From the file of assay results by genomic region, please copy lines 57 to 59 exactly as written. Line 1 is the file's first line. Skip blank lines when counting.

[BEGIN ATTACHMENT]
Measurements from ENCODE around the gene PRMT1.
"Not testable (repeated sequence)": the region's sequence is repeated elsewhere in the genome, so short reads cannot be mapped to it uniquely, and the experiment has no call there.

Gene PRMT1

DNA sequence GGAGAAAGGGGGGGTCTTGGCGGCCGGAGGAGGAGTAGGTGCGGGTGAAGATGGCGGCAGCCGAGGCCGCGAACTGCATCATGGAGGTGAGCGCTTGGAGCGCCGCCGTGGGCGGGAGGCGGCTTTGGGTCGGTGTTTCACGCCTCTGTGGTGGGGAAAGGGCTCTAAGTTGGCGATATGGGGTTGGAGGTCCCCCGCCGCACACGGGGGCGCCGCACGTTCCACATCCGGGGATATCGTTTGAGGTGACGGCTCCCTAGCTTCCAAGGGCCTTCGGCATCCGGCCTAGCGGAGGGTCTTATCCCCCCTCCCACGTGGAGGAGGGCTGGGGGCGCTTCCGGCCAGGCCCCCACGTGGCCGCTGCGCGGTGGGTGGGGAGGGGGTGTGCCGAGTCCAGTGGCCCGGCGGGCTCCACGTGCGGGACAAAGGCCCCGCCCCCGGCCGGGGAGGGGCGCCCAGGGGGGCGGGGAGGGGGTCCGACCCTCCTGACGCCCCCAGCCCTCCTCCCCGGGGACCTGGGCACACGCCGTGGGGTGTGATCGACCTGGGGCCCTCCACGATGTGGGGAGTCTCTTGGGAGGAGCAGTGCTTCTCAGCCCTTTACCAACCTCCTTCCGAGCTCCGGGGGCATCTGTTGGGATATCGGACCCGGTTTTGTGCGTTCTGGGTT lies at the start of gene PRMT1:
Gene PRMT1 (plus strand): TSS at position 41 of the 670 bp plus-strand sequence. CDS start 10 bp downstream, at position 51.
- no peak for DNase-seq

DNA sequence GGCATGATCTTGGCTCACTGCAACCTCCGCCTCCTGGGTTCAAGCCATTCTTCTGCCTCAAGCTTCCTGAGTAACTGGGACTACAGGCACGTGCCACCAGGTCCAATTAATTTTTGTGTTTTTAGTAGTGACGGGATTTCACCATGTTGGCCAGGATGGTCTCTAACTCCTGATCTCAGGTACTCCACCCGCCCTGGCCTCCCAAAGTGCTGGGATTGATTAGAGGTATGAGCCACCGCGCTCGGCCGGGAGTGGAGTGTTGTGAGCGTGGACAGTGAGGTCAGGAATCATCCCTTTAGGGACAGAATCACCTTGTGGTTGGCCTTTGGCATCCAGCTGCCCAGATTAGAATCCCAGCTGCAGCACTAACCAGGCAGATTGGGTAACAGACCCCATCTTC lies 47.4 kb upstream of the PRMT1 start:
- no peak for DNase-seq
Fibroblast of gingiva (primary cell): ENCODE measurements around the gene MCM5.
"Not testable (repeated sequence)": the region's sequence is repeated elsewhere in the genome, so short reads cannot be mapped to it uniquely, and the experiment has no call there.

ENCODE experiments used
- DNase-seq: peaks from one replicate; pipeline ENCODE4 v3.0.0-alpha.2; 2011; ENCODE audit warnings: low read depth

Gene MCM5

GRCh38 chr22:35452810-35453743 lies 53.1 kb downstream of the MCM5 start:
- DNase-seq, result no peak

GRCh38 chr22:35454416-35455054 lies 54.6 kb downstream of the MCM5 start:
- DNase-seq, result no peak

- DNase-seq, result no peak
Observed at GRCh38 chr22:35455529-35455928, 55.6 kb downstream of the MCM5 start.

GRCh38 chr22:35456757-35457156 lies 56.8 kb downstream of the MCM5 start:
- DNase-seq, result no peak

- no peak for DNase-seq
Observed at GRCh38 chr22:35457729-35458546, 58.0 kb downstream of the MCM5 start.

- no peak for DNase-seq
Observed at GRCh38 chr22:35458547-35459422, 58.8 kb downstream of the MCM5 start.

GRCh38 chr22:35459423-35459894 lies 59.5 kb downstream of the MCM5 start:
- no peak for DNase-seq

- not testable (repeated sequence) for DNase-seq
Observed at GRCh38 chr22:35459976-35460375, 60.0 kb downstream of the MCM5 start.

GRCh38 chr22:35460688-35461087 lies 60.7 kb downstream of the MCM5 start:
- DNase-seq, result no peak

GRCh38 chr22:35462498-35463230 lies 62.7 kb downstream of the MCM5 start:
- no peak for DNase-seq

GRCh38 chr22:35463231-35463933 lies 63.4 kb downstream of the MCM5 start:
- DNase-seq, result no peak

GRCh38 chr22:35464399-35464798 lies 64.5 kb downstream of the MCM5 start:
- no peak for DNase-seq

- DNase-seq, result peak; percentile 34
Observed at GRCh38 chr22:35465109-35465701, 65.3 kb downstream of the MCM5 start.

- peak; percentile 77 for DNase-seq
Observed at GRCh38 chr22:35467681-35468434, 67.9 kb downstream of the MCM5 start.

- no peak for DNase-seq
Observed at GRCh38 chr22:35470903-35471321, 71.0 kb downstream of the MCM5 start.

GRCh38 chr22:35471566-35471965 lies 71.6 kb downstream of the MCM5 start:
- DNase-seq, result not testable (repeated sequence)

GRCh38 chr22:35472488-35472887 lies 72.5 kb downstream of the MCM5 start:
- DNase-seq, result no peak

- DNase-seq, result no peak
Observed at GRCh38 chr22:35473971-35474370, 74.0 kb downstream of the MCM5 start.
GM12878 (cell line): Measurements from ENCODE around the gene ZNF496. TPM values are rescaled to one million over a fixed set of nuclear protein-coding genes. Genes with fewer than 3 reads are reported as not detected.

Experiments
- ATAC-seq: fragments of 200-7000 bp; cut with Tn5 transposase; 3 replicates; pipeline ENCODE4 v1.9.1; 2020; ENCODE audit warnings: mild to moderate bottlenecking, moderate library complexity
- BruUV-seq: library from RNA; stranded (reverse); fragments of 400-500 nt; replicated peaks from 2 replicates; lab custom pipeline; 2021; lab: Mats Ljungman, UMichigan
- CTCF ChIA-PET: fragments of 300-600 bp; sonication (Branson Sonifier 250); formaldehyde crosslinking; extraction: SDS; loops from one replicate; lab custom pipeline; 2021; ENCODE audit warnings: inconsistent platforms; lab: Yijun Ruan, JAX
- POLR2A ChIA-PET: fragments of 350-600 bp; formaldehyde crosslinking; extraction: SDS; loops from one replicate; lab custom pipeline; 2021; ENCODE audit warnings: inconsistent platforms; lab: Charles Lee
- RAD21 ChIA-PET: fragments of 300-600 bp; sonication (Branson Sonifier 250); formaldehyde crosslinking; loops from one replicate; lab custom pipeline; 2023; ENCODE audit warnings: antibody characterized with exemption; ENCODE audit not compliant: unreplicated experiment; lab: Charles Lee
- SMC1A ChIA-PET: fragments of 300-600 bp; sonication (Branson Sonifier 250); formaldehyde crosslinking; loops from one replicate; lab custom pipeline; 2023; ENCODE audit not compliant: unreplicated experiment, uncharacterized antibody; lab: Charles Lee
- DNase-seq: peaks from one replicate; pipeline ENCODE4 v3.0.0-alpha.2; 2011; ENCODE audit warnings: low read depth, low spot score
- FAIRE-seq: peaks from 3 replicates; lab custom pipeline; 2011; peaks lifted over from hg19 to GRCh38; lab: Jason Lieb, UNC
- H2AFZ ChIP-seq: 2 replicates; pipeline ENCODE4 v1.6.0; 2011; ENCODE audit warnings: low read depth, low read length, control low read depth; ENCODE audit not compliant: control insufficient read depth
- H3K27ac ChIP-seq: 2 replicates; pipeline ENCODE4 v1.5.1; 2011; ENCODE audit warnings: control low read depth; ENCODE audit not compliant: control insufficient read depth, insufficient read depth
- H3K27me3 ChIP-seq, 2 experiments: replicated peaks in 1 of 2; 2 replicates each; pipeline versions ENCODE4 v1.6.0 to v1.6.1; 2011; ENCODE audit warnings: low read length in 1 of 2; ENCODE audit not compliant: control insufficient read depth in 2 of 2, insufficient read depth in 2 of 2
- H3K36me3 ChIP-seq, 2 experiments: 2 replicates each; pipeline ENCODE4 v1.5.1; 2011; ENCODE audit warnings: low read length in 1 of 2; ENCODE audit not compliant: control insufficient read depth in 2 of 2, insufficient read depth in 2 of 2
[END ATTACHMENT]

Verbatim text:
- SMC1A ChIA-PET: fragments of 300-600 bp; sonication (Branson Sonifier 250); formaldehyde crosslinking; loops from one replicate; lab custom pipeline; 2023; ENCODE audit not compliant: unreplicated experiment, uncharacterized antibody; lab: Charles Lee
- DNase-seq: peaks from one replicate; pipeline ENCODE4 v3.0.0-alpha.2; 2011; ENCODE audit warnings: low read depth, low spot score
- FAIRE-seq: peaks from 3 replicates; lab custom pipeline; 2011; peaks lifted over from hg19 to GRCh38; lab: Jason Lieb, UNC